A couple who created Britain's best garden have shared their top tips on how to keep lawns, plants and flowers looking pristine during the sweltering heatwave.
Tony Newton, 72, and wife Marie, 74, have managed to keep their award-winning "Four Season" oasis looking spectacular despite the country basking in extreme heat.
The couple have spent 40 years crafting one of the nation's most celebrated back gardens in the heartlands of the Black Country in Walsall, West Mids.
Now the green-fingered pair have shared their best gardening tips to help keep Britain’s lawns looking healthy amid rising temperatures and looming hosepipe bans.
They advise spreading mulch across the ground to help retain moisture and stop weeds, moving potted plants out of direct sunlight and to water in the coolest part of the day.
The couple also say to avoid digging the ground in summer as much as possible but to let lawns grow as long as possible in hot weather and to use clay soil if possible.
Retired GP Tony said: “We have an advantage that our garden is on clay soil, which is good at retaining moisture.
“We have been here for 40 years and our larger, established plants help to provide shade for smaller, more delicate plants, including more recent planting.
“Many of our plants are drought tolerant and have abundant foliage that helps to keep the sun off the soil.”
Tony and Marie began working on the garden when they moved into the property in 1982 and continued with their hobby after both retiring in 2009
They have crammed more than 3,000 plants and flowers, including 450 azaleas, 120 Japanese maples and 15 blue star junipers into a quarter of an acre.
The pair have welcomed 15,700 people from over 41 countries who flock to their home to see the vibrant plot bursting with colour all year round.
They have also raised more than £52,500 for charity and won several awards, including Alan Titchmarsh's Britain's Best Garden and Gardeners of the Year.
After being unable to open to the public during the pandemic, Tony and Marie will now be hosting visitors for the first time in three years in October.
Tony added: “We didn’t have a master plan; our garden has simply evolved in a series of projects as our family’s needs have changed.
"We are self-taught and have had no formal horticultural training. All the tasks have been undertaken and completed by us.
“Developing the garden has involved hard work, learning new skills, a degree of trial and error and immense pleasure from doing this huge project together.
“We have not copied any other garden and, as far as we are aware, our design and planting style is unique."
Gran-of-four Marie, a former transport planner and nurse, added: "It has been a labour of love for us. I'm very proud, it's become something of an obsession for both of us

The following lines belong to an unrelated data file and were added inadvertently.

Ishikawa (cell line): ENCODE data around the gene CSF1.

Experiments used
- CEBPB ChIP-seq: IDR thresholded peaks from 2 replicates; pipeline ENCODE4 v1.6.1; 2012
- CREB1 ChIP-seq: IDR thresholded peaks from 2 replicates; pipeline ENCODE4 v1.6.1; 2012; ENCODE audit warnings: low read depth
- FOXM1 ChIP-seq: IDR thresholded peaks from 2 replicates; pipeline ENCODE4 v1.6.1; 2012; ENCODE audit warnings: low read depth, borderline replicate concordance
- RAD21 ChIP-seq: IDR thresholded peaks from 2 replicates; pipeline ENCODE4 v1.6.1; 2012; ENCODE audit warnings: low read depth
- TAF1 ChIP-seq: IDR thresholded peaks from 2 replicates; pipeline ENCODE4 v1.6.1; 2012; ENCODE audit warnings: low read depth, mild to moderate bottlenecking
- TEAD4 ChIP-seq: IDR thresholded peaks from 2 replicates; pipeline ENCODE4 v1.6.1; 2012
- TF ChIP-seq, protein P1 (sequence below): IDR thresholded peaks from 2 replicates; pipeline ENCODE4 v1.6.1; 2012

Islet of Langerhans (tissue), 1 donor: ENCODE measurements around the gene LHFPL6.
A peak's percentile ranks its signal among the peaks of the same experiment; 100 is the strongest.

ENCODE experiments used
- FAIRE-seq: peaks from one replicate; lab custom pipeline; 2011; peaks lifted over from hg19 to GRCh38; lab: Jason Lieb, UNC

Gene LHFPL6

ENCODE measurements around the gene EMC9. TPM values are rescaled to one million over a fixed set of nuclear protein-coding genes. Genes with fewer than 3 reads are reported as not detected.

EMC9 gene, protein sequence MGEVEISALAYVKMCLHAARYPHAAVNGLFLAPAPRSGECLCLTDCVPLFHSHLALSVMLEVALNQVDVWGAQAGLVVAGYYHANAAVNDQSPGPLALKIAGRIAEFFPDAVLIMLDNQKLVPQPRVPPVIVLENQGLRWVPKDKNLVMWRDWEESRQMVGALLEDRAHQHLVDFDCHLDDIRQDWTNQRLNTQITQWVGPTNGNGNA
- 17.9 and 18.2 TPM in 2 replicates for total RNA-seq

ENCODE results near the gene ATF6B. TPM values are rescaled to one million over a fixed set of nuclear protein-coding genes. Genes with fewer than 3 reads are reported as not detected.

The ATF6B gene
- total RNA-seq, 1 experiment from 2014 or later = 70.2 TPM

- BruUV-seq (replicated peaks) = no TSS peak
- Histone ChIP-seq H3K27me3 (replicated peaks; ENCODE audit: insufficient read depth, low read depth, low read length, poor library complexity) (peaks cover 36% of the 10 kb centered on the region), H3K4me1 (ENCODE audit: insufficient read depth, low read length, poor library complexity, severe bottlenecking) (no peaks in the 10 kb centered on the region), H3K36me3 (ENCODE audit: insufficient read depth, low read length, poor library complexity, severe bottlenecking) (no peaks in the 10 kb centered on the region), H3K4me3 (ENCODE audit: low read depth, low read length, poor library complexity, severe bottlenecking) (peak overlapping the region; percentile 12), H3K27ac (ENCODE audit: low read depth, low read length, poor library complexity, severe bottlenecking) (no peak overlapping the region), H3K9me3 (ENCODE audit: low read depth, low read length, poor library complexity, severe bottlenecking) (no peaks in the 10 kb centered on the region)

"It's our hobby and and we love looking after it. It's our little bit of green space just a stone's throw from a town centre.
"Although we have had no horticultural training, and are totally self taught, we believe we have created something very special."
*Tony and Marie's tips in full:
· Keep the ground well covered by plants and spreading a mulch, such as composted leaves, or pine bark, helps to reduce evaporation and growth of weeds.
· Avoid as much digging the ground in summer as possible since this increases moisture loss and disturbs plant roots as well as damaging the soil structure.
· Trimming perennials and dead heading flowering plants helps them keep their strength and flower for longer.
· Don’t transplant during a drought
· In hot weather, only water where needed e.g. any plants that are nearly wilting, any pots or recent planting where the soil is dry.
· Consider moving some of the potted plants out of direct sun
· Avoid watering soil that is already damp since overwatering can be harmful to some plants.
· If unsure whether a plant needs watering, check the soil with bare fingers to test for dryness and dampness.
· Water in the coolest part of the day, either late evening or early morning. This allows water to reach the plant roots before it evaporates and avoids scorching of delicate foliage.
· Throughout the year, avoid cutting the lawn too low and allow the grass to grow even longer when hot weather is forecast.
· The good news is that although lawns may look dead after prolonged hot weather they quickly recover after rains return, unlike many other more sensitive plants.